Living In Denial

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Living In Denial
 

By

 

Pat Utomi

 

 

culled from GUARDIAN, June 7, 2005

 

Nigeria is so predictable it makes you wonder. A US Intelligence report which projected a plausible scenario of the collapse of Nigeria, as we know it, is the latest to elicit this predictability. As if determined to prove to the authors of the report how right they were, the cacophony that deluged the public space was without pause for reflection on the meaning of the report, from officialdom, and even from elements in civil society.

My object today is not really to deal with the veracity or plausibility of the scenario projected in the US Intelligence evaluation of the Nigerian experience. I am more inclined to showing how the reaction of a good proportion of the Nigerian elite reflects the challenge of leadership in our country.

It also is an opportunity for a wake up call, that if we do not make what sacrifice it takes to reclaim our country from dominant political elite we ought to be preparing for the future that will make today's painful failings seem like days of glory. Nigeria's elite is simply living in denial about its own reality and decay we confronted by. In stead of look truth in the eye it tends to take shelter in blaming others for its failings.

It is a remarkable irony that the edition of the newspaper in which I first read of the whining of our senators and the invectives they heaped on the source of the report carried a long interview with one of the Governors from the South West. In that interview the Governor said Nigeria would collapse if certain things were not done at the political reforms conference. It also had another story on a different Governor of the South West charging that what we have is not democracy but tyranny. It struck me that it seems okay if we say it, but unacceptable coming from others.

Even if the Nigerian leadership that reacted with much anger at the report thought publishing it was not the politically correct thing to do the reactions still showed that those who claim to lead do not understand the purpose of such intelligence reports. It certainly is not for the purpose of exchanging pleasantries regarding how countries think about each other. One wonders how the senate would have reacted to the Subramanian and Xala-i-Martin IMF paper that described Nigeria as metaphor par excellence of a failed development experience.

I know quite a few people in Nigeria's intelligence Community, I know them to be brilliant and very talented. Given such pedigree I take it for granted they are from time to time looking at trends and trying to forecast the future. Doing that is an imperative of any people who want to be able to prepare to ensure their interests are managed for the good of their society.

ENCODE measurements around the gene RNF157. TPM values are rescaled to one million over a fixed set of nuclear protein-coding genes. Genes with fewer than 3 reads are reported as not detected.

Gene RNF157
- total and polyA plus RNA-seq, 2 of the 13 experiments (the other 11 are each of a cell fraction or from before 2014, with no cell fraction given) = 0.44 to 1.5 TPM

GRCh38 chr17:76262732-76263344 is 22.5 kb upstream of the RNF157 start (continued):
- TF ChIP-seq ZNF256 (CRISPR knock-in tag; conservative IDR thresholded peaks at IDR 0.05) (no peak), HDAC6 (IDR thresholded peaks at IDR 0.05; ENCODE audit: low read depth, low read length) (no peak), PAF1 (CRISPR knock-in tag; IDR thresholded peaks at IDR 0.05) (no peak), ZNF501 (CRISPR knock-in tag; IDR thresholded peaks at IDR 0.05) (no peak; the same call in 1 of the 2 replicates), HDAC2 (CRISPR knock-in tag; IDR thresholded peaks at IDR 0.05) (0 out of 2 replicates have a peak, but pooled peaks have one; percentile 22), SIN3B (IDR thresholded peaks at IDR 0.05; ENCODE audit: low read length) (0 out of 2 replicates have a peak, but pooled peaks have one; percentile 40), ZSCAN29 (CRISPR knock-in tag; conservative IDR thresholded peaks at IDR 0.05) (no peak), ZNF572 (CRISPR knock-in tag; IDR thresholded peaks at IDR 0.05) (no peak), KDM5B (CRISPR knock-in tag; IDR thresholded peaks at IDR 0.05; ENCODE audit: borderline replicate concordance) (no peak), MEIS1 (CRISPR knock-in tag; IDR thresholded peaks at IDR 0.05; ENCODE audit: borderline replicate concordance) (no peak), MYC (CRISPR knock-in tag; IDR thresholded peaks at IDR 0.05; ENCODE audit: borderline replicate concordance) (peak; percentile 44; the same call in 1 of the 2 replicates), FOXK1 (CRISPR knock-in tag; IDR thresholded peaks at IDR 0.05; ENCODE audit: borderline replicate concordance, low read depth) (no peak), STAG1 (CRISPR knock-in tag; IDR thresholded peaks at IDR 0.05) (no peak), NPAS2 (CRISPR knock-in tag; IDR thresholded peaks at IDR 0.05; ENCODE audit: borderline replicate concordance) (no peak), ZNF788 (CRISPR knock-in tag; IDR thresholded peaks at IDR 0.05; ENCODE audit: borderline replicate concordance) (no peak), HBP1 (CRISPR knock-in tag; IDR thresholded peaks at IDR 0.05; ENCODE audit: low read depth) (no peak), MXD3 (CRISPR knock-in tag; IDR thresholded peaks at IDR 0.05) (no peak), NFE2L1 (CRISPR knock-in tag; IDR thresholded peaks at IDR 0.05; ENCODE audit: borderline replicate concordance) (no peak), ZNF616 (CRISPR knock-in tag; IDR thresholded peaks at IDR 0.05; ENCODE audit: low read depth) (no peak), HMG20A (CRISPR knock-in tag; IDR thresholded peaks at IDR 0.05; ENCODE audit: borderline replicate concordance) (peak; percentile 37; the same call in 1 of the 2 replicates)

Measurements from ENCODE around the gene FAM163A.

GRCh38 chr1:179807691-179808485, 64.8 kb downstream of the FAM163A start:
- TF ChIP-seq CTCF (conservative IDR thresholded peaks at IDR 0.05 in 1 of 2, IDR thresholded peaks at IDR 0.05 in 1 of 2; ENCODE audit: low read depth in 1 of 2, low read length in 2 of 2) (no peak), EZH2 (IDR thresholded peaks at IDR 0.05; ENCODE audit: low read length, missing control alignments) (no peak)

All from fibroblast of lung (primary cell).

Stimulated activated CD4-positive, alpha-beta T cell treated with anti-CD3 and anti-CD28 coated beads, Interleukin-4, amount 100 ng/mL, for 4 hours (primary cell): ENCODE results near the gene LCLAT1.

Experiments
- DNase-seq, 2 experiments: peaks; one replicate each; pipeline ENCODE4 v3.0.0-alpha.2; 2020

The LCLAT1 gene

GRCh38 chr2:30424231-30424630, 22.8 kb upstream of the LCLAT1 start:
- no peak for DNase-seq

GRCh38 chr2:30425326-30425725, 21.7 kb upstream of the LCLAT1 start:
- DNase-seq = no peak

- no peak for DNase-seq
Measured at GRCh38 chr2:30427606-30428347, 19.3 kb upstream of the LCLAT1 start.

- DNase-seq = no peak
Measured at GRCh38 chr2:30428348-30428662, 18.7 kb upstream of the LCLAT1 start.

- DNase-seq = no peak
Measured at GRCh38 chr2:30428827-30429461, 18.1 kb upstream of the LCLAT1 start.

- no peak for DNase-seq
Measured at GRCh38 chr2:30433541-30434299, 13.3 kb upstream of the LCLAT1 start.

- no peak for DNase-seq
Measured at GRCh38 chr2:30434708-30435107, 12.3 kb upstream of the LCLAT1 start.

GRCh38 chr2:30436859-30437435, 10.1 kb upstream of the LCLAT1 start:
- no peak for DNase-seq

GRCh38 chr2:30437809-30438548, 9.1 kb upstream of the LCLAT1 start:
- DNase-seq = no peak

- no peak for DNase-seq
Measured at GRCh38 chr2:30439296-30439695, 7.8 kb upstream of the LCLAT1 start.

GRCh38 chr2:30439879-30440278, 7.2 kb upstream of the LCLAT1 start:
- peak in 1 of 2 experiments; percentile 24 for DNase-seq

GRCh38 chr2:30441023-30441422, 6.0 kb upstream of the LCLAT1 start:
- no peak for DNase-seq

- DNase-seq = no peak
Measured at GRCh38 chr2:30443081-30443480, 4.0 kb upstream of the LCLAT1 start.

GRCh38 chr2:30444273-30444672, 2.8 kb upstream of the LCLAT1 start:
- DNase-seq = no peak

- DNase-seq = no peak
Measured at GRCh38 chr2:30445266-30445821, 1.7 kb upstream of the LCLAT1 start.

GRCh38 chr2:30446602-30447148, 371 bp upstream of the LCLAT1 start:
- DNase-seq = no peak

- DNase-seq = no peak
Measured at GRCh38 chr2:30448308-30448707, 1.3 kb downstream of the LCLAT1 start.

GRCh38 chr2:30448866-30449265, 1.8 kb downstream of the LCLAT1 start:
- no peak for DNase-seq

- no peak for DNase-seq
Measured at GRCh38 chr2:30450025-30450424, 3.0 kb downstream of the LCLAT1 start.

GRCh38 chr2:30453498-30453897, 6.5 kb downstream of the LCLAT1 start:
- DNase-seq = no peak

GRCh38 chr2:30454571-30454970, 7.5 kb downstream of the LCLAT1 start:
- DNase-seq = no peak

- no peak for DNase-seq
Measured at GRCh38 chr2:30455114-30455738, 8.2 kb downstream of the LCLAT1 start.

Business teachers try to get corporate chieftains to do same in their company's interest for the good of their society. Academics also engage in such trend analysis and forecasting. Francis Fukuyama forecast a post cold war world of sprouting democracies under a kind of Pax Americana. It has turned out that his professor at Harvard, Samuel Huntington, may have had a better crystal ball in projecting a clash of civilisations as Islam and the West engage.

Robert Kaplan whose scenario building of a post Tito Balkans turned out remarkably on the money has forecast "the coming anarchy in a book that repeatedly cites Nigeria as a major fault line in the international community's potential descent into anarchy from ethnic and religious conflict in third world countries. Francis Fukuyama's latest book which focuses on Institutions and systems in emerging societies is less triumphalist and a more realistic periscope of the global order than his earlier volume "The End of History"

What thinking people do when they see an evaluation of their society and where it may be perceived to be headed, is to become reflective, evaluate the report very closely to see what they must do to avert disaster and turn things in a way that will confound doomsayers. Not those who lead Nigeria. We begin to abuse as if a mortal enemy has just sent a ballistic missile our way. Yet the country in question, from the number of visits by General Obasanjo, must at least be a friend of the regime if not of the Nigerian people. What then should be their motive in creating much aggravation in a friendly country? Surely not just pure spite as some make out. If the report was to help them plan how to mitigate or take advantage of trends around the world for their own interest would abusing them make difference?

I do not say ulterior motives are far from them. Indeed many have read John Perkins' 2004 Bestseller "Confessions of an Economic Hitman". The autobiographical book, by an American Economist who worked for a consulting group was on "highly paid professional who cheat countries around the globe out of trillions of dollars" and bring them under the control of the US, using trade, aid and institutions like the multilaterals dominated by the US. What an enlightened leadership, if it has fears that these may be the motives is create conditions that prevent such unacceptable influence. They may also choose to engage in ways that result in win-win mutual benefit transactions with those relevant foreign powers.